Are UK Retailers Not Responsive Enough on Social Networking Sites

Econsultancy conducted a survey last month looking in to the behaviours of companies within the UK on social networking sites.

Key sites such as Facebook and Twitter were measured to show how companies responded to questions and comments from customers.

Twitter

– Statistics show that 20 of the top 25 retailers had an account on Twitter, with a reported average of 69,000 followers.

– Despite the researchers actively engaging with the brand and asking questions, none of the retailers followed them back. This means customers can’t get in touch to provide details to help get their problem sorted out, or to move the discussion to another channel.

– Only 25% of retailers with a Twitter account responded to a question directed at them. While 20% responded to negative comments which had been directed at them, compared with 10% that replied to positive ones.

– For those that replied the average response time was 94 minutes, which isn’t bad. By comparison email response times were 10 hours on average, which says a lot about the quality of email service.

Facebook

– Fewer (72%) of the 25 retailers had a Facebook page, but the average number of fans was higher, at 258,000.

– Retailers responded to questions more promptly on Facebook, an average response time of 78 minutes, while 88% gave a helpful answer.

– When it came to responding to positive or negative comments, the figures were different. Just 17% responded to a positive comment on their wall, taking an average of 112 minutes to respond. Just 11% of brands responded to a negative comment left on the wall.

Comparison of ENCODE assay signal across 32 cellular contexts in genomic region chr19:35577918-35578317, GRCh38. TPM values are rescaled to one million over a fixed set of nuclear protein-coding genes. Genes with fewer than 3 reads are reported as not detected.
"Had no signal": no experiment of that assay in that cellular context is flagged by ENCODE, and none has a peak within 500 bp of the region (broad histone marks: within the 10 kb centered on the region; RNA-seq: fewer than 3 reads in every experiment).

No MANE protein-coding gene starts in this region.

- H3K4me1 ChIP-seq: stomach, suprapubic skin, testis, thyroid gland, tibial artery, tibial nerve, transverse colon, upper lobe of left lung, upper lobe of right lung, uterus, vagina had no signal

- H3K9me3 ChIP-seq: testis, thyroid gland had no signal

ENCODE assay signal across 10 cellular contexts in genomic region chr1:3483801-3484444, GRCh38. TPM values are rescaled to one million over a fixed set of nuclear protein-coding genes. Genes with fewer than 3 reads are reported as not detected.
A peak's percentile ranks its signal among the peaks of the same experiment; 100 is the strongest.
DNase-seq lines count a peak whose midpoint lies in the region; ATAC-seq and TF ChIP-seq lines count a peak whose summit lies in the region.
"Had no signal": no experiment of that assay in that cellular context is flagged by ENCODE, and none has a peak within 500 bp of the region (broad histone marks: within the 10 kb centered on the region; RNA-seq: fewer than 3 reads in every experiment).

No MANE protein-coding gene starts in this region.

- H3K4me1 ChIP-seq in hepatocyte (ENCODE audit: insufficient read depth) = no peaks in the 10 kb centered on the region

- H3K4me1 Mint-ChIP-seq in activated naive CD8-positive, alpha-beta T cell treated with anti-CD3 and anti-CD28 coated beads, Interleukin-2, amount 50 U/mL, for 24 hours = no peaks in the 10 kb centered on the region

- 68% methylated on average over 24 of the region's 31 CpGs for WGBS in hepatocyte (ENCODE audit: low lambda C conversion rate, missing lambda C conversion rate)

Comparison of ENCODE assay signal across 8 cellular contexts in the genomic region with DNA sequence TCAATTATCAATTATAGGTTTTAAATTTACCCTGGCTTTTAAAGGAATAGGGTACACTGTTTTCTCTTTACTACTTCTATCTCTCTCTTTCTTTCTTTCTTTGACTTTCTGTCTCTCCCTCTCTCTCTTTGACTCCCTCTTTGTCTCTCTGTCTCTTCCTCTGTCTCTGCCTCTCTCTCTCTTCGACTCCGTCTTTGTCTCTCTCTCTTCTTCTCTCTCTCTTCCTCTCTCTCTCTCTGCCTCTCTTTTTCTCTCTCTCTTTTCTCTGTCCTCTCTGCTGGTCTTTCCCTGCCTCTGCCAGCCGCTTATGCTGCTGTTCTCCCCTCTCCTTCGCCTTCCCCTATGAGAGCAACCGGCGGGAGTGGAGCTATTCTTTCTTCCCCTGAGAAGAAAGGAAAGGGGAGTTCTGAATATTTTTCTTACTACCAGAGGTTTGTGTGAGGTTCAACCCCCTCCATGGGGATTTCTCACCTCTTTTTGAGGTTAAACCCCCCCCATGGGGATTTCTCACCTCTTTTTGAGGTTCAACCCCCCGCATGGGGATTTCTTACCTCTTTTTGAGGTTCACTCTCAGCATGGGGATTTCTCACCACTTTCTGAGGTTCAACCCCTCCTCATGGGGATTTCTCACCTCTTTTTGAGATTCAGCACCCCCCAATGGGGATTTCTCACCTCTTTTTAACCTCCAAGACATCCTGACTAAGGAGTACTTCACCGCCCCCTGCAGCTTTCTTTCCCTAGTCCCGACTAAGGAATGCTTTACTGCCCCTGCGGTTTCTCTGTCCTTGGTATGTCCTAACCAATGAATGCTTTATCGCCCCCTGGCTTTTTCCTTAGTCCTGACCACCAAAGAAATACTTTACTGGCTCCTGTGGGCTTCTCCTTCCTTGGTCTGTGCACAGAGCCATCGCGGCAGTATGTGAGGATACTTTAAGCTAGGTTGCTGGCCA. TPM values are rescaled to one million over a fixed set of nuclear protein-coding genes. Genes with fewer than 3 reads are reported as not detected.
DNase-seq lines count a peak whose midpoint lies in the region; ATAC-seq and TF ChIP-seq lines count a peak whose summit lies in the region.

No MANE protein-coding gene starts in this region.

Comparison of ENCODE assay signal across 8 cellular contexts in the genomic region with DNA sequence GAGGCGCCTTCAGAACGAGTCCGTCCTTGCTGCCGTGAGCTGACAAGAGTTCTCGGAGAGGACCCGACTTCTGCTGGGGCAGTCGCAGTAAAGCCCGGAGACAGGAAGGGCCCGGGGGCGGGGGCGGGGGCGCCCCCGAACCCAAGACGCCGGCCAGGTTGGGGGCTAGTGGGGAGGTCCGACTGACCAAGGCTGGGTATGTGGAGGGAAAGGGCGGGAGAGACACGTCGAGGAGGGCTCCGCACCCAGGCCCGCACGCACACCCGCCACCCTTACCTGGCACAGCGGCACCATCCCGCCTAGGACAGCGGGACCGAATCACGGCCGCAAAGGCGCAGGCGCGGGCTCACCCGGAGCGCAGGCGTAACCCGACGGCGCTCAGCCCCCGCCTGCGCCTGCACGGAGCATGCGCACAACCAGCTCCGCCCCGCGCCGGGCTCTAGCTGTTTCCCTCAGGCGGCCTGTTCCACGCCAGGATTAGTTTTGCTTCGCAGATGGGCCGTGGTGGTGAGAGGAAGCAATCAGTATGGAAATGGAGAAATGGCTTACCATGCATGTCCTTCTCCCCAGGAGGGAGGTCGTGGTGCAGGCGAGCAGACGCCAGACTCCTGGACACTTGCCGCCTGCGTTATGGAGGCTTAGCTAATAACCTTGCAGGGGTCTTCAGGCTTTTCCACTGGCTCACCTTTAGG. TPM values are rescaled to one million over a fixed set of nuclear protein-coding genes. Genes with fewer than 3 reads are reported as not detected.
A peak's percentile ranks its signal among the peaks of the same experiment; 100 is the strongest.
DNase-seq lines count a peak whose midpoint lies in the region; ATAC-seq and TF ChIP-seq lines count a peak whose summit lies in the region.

So, why don’t companies feel the need to engage with customers via social sites?

If businesses aren’t generating sales out of social networking, they are less likely to take valuable time out of their day to comment.

Is that the right way to think though? Social networking isn’t something that you should think of purely for sales; it’s about maintaining relationships with your customers.

Sometimes it’s worth outsourcing the service; this way you are not ignoring customers, but your also not using up valuable internal resources.

The report also revealed that only 52% of retailers have a blog on their website and 12% a YouTube channel.

Companies are using social networking as a way to bombard people with marketing, when in reality it should be looked at as free advertising. Millions of people around the world use these services and a simple comment can help provide a positive image for your company; for this to happen though, communications must be mutual.

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